In the book of Isaiah we read: "Thou hast broken the yoke of his burden, and the staff of his shoulder, the rod of his oppressor, as in the day of Midian." This text brought home to the writer a fuller sense of the freedom which Jesus Christ gave to mankind by the triumph won in his first recorded struggle with evil, in the wilderness. The forty days of silent communion and preparation were followed by the temptation of physical weakness, in which the human sense was brought face to face with hunger,—one of the material beliefs which has bound the Adam-race with more seeming power than almost any other. Up to that time the belief had held undisputed sway over mortals that life was dependent upon material sustenance and could not exist without it.

We cannot doubt that Jesus must have realized the full significance of the problem which confronted him, and resolved to work it out in a purely spiritual way. This loyalty to the highest possible demonstration of real being enabled him to turn from the lower demonstration suggested by the physical sense of immediate need. It would perhaps have been easy for him to turn the stones into bread and thus satisfy a seemingly natural craving; but although this might have sufficed to prove the measure of his spiritual understanding to a large extent, it would not have established the true sense of being, and its absolute independence of matter, which would still remain for him to prove, and which must be proved before he could arrive at the conviction which might declare, "Destroy this temple, and in three days I will raise it up." At the outset of his public ministry, he thus showed his readiness to sacrifice to the utmost the material sense of selfhood, and the belief in material causation thereby implied, in order to prove conclusively the absolute fatherhood of Spirit—the divine Mind—as the sole cause, sustenance, and substance of man.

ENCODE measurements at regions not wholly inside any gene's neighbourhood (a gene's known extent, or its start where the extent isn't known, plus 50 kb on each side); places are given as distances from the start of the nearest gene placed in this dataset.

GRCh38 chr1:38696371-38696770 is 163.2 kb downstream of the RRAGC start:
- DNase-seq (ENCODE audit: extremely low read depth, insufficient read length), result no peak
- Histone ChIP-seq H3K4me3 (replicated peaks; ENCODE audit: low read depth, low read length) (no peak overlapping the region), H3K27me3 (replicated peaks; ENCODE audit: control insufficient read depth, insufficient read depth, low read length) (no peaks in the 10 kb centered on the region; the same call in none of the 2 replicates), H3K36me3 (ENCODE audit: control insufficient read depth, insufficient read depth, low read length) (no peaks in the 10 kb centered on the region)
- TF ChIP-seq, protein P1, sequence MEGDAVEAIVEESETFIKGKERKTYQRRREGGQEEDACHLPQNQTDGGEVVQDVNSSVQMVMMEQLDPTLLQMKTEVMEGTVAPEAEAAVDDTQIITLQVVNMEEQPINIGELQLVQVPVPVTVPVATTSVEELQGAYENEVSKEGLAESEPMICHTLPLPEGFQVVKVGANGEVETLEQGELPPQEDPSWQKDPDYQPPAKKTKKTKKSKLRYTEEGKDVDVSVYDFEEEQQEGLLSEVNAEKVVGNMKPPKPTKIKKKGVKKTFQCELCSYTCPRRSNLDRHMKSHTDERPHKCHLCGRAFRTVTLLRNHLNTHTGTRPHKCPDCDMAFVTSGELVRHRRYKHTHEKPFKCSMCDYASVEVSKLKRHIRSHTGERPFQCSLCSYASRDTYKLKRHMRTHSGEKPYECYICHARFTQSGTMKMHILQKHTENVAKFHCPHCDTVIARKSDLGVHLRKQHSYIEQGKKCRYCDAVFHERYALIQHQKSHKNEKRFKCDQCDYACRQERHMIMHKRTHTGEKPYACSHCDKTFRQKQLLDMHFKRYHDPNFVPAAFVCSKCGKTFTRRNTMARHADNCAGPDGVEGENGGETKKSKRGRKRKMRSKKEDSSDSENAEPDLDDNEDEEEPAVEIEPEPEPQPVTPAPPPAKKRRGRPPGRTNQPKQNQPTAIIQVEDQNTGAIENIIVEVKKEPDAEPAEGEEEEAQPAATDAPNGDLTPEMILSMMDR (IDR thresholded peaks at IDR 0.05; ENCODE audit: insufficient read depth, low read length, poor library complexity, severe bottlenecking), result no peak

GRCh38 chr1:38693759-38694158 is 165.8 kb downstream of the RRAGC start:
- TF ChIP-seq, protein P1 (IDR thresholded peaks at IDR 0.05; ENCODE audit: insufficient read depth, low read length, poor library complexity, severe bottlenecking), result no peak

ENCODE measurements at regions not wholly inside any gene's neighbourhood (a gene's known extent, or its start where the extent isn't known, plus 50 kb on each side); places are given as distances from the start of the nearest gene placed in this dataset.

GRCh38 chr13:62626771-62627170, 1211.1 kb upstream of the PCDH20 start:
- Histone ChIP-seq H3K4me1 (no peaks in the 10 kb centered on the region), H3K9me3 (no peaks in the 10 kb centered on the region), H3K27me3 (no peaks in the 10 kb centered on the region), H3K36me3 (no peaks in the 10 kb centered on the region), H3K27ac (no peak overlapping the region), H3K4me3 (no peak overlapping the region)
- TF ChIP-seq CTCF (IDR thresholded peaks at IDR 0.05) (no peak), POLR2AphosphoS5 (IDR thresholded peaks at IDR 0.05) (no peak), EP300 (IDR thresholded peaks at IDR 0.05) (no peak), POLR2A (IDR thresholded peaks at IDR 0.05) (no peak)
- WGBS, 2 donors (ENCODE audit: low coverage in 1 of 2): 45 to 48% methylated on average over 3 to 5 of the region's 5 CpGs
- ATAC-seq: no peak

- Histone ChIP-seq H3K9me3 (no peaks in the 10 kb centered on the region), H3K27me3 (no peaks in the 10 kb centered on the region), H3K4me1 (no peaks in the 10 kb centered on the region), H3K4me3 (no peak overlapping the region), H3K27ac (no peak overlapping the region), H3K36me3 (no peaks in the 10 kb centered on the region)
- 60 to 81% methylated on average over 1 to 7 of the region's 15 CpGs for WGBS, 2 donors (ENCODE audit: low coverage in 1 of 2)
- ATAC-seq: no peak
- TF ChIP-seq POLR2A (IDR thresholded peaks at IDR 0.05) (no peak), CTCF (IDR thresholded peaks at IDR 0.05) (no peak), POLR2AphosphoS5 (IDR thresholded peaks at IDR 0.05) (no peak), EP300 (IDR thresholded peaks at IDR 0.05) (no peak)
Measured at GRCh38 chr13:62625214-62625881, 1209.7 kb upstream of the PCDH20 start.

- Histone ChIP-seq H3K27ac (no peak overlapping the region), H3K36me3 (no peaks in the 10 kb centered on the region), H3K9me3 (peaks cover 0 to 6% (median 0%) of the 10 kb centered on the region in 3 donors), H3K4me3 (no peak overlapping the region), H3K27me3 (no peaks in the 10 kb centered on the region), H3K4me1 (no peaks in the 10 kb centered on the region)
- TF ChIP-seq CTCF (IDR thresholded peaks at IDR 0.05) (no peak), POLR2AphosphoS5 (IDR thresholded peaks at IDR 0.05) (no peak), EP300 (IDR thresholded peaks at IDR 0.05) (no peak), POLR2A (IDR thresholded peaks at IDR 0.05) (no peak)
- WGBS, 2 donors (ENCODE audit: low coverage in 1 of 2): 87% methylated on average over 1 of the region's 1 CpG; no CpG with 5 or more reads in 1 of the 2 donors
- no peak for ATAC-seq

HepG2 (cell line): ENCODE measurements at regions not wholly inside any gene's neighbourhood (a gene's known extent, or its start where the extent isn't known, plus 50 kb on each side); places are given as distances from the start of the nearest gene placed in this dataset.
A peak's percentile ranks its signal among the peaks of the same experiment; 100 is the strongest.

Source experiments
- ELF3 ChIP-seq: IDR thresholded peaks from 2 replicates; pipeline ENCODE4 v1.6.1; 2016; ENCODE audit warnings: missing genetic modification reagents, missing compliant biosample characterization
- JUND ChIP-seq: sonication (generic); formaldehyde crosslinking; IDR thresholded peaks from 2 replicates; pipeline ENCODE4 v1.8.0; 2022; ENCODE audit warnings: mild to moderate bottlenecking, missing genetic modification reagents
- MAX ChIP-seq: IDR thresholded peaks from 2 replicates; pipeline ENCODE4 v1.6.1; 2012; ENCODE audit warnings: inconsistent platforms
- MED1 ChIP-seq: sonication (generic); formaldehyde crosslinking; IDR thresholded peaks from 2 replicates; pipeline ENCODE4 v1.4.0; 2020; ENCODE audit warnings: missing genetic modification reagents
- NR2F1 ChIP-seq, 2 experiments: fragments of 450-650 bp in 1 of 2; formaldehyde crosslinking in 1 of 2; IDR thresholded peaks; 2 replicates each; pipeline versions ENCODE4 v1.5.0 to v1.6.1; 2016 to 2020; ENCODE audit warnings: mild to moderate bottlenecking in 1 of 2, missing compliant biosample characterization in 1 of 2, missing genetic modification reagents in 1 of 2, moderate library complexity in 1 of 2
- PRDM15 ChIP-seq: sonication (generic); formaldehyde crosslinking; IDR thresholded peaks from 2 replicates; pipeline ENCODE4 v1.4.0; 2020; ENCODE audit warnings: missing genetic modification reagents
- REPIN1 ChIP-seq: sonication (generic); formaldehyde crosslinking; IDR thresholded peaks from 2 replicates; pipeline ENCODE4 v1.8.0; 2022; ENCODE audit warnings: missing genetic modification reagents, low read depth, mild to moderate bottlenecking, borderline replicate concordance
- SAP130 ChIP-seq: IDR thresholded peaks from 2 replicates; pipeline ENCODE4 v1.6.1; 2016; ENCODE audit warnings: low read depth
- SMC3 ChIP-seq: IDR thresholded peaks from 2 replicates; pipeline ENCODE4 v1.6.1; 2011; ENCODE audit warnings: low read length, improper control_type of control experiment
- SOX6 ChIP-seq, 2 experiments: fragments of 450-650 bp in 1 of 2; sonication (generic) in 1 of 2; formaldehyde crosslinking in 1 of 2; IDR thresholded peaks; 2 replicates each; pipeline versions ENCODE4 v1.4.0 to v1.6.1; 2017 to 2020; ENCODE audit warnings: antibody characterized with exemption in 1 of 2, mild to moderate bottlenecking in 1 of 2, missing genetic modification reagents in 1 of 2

November 5, 1910

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